The weather is fine, the computer hasn't crashed since last week and everything's hunky-dory.
That's probably because I've had a few days off for a family celebration (Congratulations! You know who I mean) which involved driving down the east coast of Australia (well, not all of it) picking up various offspring, nephews and nieces, parents etc., and convoying down to the state of Victoria.
I was haunted all the way down by 'quid' - we haven't used pounds, shillings and pence here for rather a long time so this old piece of slang may have nearly disappeared from common use. Nonetheless it still lurks in our word lists and we're debating whether it should still be there.
In any case, if you were using it in the currency meaning, then it worked as a mass noun, for example, 'I paid nearly fifty quid for that!'. In fact, the only usage I can think of in which a plural form was used is 'wouldn't be dead for quids', which I wouldn't.
Not that you'd be allowed to be dead for quids or anything else if you're driving in that southern state. Firstly because it was a very beautiful drive - from Canberra to Bomballa then down to the coast at Cann River and onward - through five or more levels of vegetation types as you descend from the alpine areas. But mostly because of the road signs.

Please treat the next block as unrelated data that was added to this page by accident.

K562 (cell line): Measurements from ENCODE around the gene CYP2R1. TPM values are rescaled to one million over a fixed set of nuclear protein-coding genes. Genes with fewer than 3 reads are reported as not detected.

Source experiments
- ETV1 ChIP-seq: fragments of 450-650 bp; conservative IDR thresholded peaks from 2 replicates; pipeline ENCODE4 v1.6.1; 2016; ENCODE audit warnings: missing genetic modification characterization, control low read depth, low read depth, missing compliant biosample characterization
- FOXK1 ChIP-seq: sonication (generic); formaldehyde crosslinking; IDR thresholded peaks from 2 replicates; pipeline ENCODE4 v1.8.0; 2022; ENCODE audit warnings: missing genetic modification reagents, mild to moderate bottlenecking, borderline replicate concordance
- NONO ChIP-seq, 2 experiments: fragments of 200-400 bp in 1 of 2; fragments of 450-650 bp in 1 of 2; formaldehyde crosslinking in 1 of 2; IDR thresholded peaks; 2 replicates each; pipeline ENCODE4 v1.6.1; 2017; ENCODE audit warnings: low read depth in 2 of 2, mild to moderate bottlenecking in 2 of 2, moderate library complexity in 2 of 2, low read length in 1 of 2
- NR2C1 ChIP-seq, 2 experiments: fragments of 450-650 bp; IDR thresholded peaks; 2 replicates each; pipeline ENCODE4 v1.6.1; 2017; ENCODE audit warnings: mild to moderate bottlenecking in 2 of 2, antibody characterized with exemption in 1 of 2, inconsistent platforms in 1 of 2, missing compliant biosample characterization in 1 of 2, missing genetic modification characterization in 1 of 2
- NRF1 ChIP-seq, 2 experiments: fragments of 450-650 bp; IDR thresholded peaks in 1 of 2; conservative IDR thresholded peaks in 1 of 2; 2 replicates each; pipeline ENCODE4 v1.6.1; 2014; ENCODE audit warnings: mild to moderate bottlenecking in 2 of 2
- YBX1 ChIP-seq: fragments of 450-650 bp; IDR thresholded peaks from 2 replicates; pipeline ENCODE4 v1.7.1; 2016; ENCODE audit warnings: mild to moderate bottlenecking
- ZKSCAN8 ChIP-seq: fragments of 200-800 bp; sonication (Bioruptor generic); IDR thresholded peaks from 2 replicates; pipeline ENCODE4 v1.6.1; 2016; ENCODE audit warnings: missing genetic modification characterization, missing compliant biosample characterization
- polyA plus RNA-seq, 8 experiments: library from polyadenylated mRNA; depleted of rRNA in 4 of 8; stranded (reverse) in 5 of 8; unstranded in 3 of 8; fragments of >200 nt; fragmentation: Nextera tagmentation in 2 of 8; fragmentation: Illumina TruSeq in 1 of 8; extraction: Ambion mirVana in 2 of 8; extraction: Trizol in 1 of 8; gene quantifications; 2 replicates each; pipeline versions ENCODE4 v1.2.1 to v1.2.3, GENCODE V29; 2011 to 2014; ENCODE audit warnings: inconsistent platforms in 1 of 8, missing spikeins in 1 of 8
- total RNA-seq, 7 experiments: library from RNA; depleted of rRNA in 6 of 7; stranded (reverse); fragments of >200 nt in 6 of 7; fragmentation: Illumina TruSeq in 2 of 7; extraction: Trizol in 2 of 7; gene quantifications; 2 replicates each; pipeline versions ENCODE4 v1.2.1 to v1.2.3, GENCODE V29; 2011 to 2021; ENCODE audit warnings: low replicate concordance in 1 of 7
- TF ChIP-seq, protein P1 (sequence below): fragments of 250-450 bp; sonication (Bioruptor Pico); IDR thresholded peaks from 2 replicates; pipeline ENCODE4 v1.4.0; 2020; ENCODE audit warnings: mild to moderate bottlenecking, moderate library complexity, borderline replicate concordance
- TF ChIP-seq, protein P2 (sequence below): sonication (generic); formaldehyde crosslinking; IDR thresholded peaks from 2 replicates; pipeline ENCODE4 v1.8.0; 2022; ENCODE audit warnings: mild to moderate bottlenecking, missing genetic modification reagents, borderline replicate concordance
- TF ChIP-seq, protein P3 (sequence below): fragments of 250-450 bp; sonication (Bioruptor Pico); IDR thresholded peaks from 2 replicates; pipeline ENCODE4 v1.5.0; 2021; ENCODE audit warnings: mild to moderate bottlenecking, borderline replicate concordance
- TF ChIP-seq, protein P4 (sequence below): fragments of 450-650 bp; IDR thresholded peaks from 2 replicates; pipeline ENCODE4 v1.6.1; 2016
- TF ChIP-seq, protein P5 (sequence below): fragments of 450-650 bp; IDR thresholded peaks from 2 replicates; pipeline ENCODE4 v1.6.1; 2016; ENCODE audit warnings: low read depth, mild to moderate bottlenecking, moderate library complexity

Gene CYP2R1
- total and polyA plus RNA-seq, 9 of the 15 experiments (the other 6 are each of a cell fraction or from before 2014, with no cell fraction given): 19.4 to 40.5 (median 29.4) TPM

We were already doing the 'stop every couple of hours' and sharing the driving but even had one been obliged to drive the whole way, I'm not sure it adds to road safety to be adjured every ten kilometres or so to 'POWERNAP NOW'. This when driving on a lovely bit of winding road with high clay embankments which, having had a fair bit of rain recently, had slumped rather onto the verges of the road giving you no room at all to park safely on the edge - and it being unlikely that a powernap in the middle of the road would have the desired impact on safety.
Unfair - the intention is admirable and, if the wording gave us a giggle, at least it kept us awake to read the next one.
So everything's coming up roses... or whatever your favourite 'happiness' phrase is.
And should we save our quids?
You need to be signed in to post a comment.